The breeze at dawn has secrets to tell you. Don’t go back to sleep. Persian poet Rumi
Over the years I’ve kept my “Bah! Humbug!” message mostly to myself. After all, I reasoned, many people find so much joy in this season (and many do not)—there must be something to it. My two adult sons and their families have great fun with all of it—the food, the ugly sweaters, the decorations. My father-in-law grew up with the extreme deprivations of the Great Depression of the 1930s, so my husband wasn’t too much help in the tradition department, but he now creates his own magic for the family with paper airplane throwing contests and races with windup toy cars, wearing funky holiday clothes. And I do sit mesmerized by Christmas tree lights on a darkened evening—as long as they aren’t musical nor manically blinking.
A couple of months ago a Christmas mug at a thrift shop caught my eye. It’s the ubiquitous red, but the handle is an elf dressed in green, peering over the edge into the inside of the cup. I carry the Irish gene for pointy ears, so I’m partial to elfishness. This gene supposedly skips a generation, and my granddaughter shares this family trait.
Spotting that mug, I felt the joy that propelled Carol Kane’s character as the Ghost of Christmas Present in Bill Murray’s “Scrooged.” She flits around—“A Christmas party! I’m so glad I wore my pretty dress!”—her fairy wings smacking Murray, who plays the part of a contemporary Scrooge. Deciding not to overthink my intuitive reaction to this mug and being mindful of my body’s energetic response, I bought it.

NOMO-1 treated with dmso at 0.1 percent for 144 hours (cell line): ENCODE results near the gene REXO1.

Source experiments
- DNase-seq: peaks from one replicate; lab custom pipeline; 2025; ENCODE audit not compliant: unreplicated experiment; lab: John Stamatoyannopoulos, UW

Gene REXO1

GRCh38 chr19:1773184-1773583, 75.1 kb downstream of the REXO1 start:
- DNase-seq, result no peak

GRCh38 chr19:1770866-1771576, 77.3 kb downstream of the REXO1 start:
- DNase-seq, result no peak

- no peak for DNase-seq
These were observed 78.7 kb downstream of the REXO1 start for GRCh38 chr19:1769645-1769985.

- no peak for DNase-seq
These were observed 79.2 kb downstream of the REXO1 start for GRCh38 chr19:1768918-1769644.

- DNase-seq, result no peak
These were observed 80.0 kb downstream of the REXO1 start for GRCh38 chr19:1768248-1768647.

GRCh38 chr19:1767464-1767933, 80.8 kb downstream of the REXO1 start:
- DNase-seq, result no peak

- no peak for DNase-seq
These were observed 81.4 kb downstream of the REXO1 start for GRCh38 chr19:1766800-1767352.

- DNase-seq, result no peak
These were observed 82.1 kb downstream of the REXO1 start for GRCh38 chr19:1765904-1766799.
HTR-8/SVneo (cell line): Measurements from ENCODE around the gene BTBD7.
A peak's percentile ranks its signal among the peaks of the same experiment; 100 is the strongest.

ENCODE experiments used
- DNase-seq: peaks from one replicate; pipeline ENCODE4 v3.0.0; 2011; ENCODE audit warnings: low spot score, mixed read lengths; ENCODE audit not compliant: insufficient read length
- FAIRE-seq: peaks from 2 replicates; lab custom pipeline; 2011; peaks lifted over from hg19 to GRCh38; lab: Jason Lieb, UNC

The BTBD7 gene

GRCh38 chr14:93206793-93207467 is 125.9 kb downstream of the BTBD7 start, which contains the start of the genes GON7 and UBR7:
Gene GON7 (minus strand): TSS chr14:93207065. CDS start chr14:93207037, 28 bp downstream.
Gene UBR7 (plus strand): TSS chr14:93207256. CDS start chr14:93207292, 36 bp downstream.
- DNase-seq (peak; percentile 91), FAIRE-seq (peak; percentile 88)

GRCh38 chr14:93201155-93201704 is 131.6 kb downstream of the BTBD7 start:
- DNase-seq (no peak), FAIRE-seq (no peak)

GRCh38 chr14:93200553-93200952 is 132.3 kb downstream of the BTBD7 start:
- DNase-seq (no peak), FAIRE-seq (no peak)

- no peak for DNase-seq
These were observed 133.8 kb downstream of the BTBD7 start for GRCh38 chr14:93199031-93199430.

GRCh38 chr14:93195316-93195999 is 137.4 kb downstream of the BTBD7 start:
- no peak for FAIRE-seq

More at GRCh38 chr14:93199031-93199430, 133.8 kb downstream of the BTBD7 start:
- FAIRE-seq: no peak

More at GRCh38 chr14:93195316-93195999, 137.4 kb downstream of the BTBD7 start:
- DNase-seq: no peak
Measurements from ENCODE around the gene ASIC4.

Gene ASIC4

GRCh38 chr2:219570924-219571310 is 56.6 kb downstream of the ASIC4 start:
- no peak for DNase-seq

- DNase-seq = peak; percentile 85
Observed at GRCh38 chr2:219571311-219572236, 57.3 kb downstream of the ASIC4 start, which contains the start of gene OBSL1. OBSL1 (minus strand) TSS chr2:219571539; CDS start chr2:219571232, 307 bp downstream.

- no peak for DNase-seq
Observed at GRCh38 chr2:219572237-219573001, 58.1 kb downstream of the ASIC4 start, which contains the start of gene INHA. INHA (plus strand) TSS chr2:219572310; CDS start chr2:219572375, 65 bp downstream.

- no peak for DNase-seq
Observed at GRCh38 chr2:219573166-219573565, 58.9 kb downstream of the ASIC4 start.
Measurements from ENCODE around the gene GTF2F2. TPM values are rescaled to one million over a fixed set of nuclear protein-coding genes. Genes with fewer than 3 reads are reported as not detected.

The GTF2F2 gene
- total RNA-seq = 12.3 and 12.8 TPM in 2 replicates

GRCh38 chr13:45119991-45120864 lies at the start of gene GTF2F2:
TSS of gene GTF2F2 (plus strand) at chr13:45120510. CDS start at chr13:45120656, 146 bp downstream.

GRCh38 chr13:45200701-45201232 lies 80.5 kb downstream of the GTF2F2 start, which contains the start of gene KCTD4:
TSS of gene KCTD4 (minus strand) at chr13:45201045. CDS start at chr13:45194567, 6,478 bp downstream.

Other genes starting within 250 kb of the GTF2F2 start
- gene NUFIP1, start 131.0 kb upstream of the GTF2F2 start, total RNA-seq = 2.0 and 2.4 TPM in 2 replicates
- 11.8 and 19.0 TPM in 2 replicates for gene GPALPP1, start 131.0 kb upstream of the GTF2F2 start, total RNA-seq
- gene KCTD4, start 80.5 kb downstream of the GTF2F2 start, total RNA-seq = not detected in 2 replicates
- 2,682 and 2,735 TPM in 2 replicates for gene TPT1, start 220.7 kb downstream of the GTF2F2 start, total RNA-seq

This year I determined to put to rest my conflicted Christmas judgements. I wanted to look at those, to see if I could find a way through them and a way forward that would bring a measure of peace. I sat mindfully in my darkened office one early morning during sunrise, another liminal space, the wood stove warming the room. I sat contemplatively with those symbols that evoked something within me, that stirred an energetic/emotional response. Kermit’s magic. Carol Kane’s effervescence. My elf mug holding my morning coffee. I thought about the significance that this time of year holds for those of us in the Northern Hemisphere as evidenced through our holidays: Hanukah, with its eight candles; Kwanzaa with its seven principles, Christmas, Zoroastrianism, the New Year. Long before the birth of Christ, our northern ancestors brought evergreen branches into their homes for spiritual protection.
And I thought about the winter solstice, with its shortest day and longest night and the promise of the light to return. And back to liminality: that space between dark and night, the threshold between one cycle of time and another, one year and another. Maybe a wormhole does exist there, maybe there is a thin space there, a portal between universes, a crack, between the spiritual and physical worlds at this longest night and shortest day. I felt myself drawn to that fissure.
Maybe there is a crackling and sparkly energy in that liminal space, that crack in the world.
All through our history, humanity has evoked magic to explain the unexplainable. As science has revealed more and more of our natural world to us, magic no longer explains an eclipse of the sun or moon, or a comet streaking across the sky, or two planets coming close to each other looking like a bright star.